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Iniarv's Tower was a ruined tower near the Mere of Dead Men that belonged to the lich Iniarv.[2]

GeographyEdit

Iniarv's Tower was on the eastern side of the High Road, but it was often considered part of the Mere of Dead Men.[3][4] The Uthtower was 60 miles (97 kilometers) west of Iniarv's Tower.[2]

DescriptionEdit

Iniarv's Tower was a square keep that sat upon an escarpment overlooking the High Road. The walls of the keep were five foot thick stone and approximately eighty feet to a side. Two twenty-foot square, thirty-foot high stone towers stood on the northern and southern corners of the square. A thirty-foot high gatehouse with portcullises and murder holes stood at the western corner of the square. The three towers were connected by a walkway with parapets that could be reached by sets of steps from the inner courtyard.[5]

The inner courtyard, or ward, was hard-packed earth and had two small wooden building against the outer walls. One building was a smithy and the other was a stables. Doors off of the ward led into the corner towers as well as the building's main tower.[5]

The main tower sat on the eastern corner of the square and was fifty feet square and over seventy feet high. The ground level had a stone floor. The interior was divided into several levels by wooden floors and had a wooden roof with parapets as well. The views from the upper levels of the Sword Mountains, the Mere of Dead Men, and the High Road were said to be stunning. Stairs connected each level as well as leading down into the cellars and crypts below.[5]

The structure had been repaired and rebuilt many times over the centuries using varying styles and degrees of care, but the tower always seemed to fall back into ruin. Many attributed this to a curse upon the building bestowed by Iniarv himself. By 1372 DR much of the structure was back in ruins. Parts of the outer wall had been breached, the interior of one of the small corner towers had collapsed, the courtyard buildings were in ruins, the stairs down to the crypts were blocked with rubble, and the interior floors and roof of the main tower had largely collapsed.[5]

DefensesEdit

Trespassers to the tower triggered a spell known Iniarv's unseen voice, which projected a simulated voice of the tower's original owners. If the black dragon Waervaerendor (thought to be Voaraghamanthar) was present, he would copy the lich's voice to scare intruders.[2]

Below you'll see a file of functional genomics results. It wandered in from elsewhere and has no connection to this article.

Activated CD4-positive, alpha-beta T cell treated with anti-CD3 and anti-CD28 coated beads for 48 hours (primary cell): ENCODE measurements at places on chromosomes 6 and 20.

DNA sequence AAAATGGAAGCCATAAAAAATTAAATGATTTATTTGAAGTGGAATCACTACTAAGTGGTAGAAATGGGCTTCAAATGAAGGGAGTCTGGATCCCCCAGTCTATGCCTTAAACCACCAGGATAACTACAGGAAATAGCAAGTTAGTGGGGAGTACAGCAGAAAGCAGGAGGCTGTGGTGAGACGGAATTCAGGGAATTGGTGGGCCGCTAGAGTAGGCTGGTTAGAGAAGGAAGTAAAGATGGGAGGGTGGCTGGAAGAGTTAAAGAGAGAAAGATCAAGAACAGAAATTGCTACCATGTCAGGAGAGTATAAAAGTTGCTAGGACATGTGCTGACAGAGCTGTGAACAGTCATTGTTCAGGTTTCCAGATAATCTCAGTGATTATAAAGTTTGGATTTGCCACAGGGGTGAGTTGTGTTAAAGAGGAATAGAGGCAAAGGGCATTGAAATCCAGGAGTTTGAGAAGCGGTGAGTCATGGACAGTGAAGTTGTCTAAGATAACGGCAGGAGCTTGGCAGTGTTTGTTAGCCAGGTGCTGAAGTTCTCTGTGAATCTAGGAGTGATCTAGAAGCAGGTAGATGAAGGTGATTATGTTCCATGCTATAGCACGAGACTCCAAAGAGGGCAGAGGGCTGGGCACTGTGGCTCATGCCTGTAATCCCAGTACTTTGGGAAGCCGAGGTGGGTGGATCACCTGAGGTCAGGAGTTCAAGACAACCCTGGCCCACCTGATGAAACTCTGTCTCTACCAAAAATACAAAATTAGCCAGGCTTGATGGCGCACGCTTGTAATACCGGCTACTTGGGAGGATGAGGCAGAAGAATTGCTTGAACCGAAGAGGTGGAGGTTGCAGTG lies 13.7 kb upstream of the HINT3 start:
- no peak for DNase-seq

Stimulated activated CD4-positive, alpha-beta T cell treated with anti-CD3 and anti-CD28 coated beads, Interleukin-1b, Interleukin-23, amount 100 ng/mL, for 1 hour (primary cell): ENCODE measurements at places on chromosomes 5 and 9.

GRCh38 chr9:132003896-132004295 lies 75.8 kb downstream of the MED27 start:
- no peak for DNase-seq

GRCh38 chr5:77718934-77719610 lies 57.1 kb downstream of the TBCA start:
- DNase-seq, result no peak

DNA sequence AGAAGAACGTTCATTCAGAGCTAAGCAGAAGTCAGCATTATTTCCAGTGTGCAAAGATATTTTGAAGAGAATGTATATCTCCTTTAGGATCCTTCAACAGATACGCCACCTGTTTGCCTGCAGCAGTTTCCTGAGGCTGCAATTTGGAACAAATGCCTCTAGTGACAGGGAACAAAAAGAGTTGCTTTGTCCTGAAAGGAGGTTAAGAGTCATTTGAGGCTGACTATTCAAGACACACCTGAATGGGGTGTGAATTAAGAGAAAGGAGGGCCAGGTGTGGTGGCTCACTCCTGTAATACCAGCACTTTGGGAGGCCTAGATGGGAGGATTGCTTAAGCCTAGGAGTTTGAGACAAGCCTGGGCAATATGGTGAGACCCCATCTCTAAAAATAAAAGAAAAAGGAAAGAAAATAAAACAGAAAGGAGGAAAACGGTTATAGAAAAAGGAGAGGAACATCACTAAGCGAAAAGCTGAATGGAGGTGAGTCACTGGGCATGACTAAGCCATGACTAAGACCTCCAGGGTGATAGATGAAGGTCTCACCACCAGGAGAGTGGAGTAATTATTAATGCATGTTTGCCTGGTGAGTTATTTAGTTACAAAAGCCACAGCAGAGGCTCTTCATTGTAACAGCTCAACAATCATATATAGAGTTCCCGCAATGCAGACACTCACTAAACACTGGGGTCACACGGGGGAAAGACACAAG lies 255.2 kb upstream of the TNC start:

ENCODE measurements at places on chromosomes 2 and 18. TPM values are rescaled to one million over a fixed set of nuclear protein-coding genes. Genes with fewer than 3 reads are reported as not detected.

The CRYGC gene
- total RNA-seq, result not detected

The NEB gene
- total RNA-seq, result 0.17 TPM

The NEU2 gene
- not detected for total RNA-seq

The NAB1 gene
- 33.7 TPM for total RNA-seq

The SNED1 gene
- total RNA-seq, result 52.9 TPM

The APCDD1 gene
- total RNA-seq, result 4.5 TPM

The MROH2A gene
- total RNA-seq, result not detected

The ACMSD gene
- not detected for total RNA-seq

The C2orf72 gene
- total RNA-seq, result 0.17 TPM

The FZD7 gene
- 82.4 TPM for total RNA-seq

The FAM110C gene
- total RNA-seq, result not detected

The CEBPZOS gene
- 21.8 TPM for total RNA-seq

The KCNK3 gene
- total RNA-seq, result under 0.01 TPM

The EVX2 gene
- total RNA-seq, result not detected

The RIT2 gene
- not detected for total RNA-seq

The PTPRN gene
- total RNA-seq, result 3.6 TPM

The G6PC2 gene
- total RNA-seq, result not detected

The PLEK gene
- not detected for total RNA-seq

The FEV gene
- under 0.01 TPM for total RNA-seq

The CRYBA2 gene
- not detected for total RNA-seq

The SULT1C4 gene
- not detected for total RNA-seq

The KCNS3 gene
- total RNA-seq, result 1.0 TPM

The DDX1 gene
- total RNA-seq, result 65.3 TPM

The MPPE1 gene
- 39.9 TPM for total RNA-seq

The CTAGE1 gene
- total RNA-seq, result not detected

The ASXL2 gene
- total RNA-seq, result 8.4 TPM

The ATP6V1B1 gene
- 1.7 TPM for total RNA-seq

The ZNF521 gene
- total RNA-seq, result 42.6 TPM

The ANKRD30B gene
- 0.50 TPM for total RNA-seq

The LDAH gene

HistoryEdit

Iniarv's Tower originally belonged to Iniarv, the Mage Royal of Uthtower. He used the tower as his base and from there released a number of magical beasts and experimental monsters into the wild. Prior to 614 DR, Iniarv had mysteriously disappeared. In reality, he had become a lich and retreated to the tower's crypts, not to be seen in public until the forces of Phalorm chose the tower as a defensive spot in their fight against the orc invasion of 615 DR. The fighting enraged Iniarv and he emerged from his tower and called on the ocean to flood the land, turning it into the swamp known as the Mere of Dead Men.[2]

After Iniarv's Tower was abandoned, it fell into ruins and was at various times occupied by bandits, fugitives, orcs, and others.[1] Around 1370 DR, a group of Helmites from Waterdeep, led by Sir Justin Melenikus, chased bandits from the tower and began using it as their own base. The Helmites actively recruited adventurers to help them slay the monsters and bandits of the Mere.[6] The Helmites were there only a short time, as the black dragons Voaraghamanthar and Waervaerendor captured them around 1372 DR.[2][5]

Notable inhabitantsEdit

AppendixEdit

See alsoEdit

AppearancesEdit

MagazinesEdit

ReferencesEdit

  1. 1.0 1.1 Jason Kuhl (July/August 1998). “Slave Vats of the Yuan-ti”. In Christopher Perkins ed. Dungeon #69 (Wizards of the Coast), p. 10.
  2. 2.0 2.1 2.2 2.3 2.4 2.5 Ed Greenwood and Sean K. Reynolds (May 1999). “Wyrms of the North: Voaraghamanthar, "the Black Death"”. In Dave Gross ed. Dragon #258 (TSR, Inc.).
  3. 3.0 3.1 Jason Kuhl (July/August 1998). “Slave Vats of the Yuan-ti”. In Christopher Perkins ed. Dungeon #69 (Wizards of the Coast), pp. 10–27.
  4. Ed Greenwood (1993). Volo's Guide to the North. (TSR, Inc), pp. 108–109. ISBN 1-5607-6678-6.
  5. 5.0 5.1 5.2 5.3 5.4 Eric L. Boyd (March/April 1999). “Eye of Myrkul”. In Christopher Perkins ed. Dungeon #73 (Wizards of the Coast), pp. 22–53.
  6. Jason Kuhl (July/August 1998). “Slave Vats of the Yuan-ti”. In Christopher Perkins ed. Dungeon #69 (Wizards of the Coast), pp. 10–27.
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